Q: Back to the game itself. How did you come to combine anime and Cyberpunk?

A: I think that kind of Ghost in the Shell and Akira stuff has fascinated me a lot. That was some of the first anime I got into when I was younger. The aesthetic that we ended up with, is not super anime. You could definitely make it more anime. I think that’s down to Joe’s style. I wouldn’t want to change it. Saying Jack Move is anime and cyberpunk, is an easy shortcut to describe the game, I think.

Q: There’s a lot of funny technical lingo and puns. Did that come naturally or did you plan on it?

A: A lot of it was there in Amalie’s first drafts of the script. Then we gave it to a bunch of people to give us some feedback on and check that we were going in the right direction. A couple of people said that we should turn up the cyberpunkiness a bit more because there was a lot of regular slang. To give it a bit more flavor. A few people have said that it might be a bit too much, but it’s a fine balance that we got right. Maybe it’s a little bit too much if you’re not quite into it.

Q: You decided to release the game on several different platforms. How did this affect the development process?

A: It didn’t, really. The original plan was to only PC and Switch. Then, last year in April or May, talking to my producers they suggested putting it on everything. I did the Switch port myself, so they said that that is good and will run on anything. I mean it’s pixel art, it’s going to run on anything. They decided that they wanted to put all platforms to give it the best chance of success.

I think they started doing that with their other games, but I’m not entirely sure what the decision was. It seemed fine to me. If it’s on everything, it’ll have a better chance of reaching a broader audience. I’m sure there was some sort of Game Pass thing involved. Or a hope that we’d get to Game Pass. I don’t really remember.

Q: Are there any differences in the platform versions, and if you had to choose, which one would you pick?

A: Switch is my favorite. My first console was a Game Boy, so having something on a handheld Nintendo platform is the coolest. Having made the port myself, and made sure it runs at 60fps – except for one small spot in town where it dips a little bit, which is annoying. But making sure it runs at 60 on Nintendo Switch was a top priority. For me, that’s the best platform, but generally, it’s exactly the game on everything. The only difference is that Switch doesn’t have trophies. Xbox and PlayStation do, and Steam has achievements.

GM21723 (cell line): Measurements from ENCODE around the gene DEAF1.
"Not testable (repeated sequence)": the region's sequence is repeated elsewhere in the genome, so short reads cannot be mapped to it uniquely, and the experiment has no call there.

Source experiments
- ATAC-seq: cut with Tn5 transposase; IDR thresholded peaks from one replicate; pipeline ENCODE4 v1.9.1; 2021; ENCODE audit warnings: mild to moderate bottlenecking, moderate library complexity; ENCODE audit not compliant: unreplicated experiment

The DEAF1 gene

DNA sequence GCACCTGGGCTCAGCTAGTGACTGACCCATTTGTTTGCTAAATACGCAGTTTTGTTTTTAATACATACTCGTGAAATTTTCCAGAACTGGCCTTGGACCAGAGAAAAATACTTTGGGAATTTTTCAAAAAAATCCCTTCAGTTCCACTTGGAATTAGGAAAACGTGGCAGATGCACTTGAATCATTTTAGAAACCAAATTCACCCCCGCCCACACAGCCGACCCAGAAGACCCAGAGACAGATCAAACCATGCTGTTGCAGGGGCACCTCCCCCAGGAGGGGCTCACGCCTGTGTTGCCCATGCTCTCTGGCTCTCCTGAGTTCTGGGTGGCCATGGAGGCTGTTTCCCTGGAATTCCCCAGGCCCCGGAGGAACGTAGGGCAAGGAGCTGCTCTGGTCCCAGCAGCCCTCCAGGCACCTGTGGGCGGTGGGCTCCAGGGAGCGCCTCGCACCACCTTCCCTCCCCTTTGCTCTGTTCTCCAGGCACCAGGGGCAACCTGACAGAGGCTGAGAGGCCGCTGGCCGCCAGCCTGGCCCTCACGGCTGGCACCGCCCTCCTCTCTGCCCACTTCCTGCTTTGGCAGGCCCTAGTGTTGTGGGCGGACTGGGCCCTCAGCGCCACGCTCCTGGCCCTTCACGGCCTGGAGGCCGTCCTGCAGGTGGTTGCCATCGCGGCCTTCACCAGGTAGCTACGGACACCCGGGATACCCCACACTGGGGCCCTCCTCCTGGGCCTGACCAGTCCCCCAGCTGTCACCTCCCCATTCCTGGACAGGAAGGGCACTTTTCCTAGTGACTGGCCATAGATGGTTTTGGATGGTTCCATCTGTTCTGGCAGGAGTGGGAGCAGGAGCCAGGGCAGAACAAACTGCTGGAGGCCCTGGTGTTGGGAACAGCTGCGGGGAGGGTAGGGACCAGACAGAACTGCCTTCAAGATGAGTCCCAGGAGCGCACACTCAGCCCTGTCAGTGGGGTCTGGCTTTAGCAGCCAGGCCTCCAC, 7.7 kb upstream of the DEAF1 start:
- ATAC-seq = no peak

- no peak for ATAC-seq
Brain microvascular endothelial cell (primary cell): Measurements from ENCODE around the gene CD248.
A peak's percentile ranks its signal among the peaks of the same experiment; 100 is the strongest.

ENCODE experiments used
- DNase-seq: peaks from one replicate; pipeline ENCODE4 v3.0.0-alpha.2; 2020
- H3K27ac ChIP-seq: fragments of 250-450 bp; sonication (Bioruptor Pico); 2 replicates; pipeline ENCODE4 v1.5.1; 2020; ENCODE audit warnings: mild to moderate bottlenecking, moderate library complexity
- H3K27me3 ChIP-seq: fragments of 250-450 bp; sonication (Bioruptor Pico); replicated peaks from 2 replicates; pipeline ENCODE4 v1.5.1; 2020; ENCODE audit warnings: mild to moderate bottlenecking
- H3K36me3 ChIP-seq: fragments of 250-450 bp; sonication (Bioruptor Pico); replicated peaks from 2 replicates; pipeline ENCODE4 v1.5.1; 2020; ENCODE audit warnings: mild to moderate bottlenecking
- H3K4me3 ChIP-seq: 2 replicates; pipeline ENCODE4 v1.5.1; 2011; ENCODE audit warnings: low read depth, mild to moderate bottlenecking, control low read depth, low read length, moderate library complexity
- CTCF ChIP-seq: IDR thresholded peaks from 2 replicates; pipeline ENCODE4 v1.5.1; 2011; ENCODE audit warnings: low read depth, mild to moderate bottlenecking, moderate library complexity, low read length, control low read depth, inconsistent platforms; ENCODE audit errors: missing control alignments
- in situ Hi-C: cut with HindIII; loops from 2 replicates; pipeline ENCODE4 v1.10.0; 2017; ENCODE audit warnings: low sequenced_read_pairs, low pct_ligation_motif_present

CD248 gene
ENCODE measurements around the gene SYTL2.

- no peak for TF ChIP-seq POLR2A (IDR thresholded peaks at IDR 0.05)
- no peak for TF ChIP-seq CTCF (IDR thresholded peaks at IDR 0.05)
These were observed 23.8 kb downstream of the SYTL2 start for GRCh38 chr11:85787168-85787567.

Q: You talked about the inspiration from anime. What specific games inspired you with Jack Move?

A: I am a massive fan of PS1-era square stuff. Final Fantasy is a huge inspiration. Final Fantasy 7 was the first JRPG that I played, and I just love that kind of turn-based battle. I was sad that not many of the big franchises do it these days. So, that’s kind of one reason why I wanted to go for a turn-based battle system. So Final Fantasy 7, Final Fantasy 8, Final Fantasy 9, and Final Fantasy 10.

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The battle system was very much inspired by Final Fantasy 10 because it’s kind of chess-like in that you have specific ways of dealing with enemies. For me, the challenge is how can I deal with these enemies in the most efficient way possible. I liked that stuff that they brought in FF10.

Grandia is super cool. We took a lot of inspiration from Breath of Fire 4 on PS1. A lot of the art stuff, and the way battle moves. Golden Sun on Game Boy Advance. That was one of my favorites. The scene behind the battle is very much inspired by that.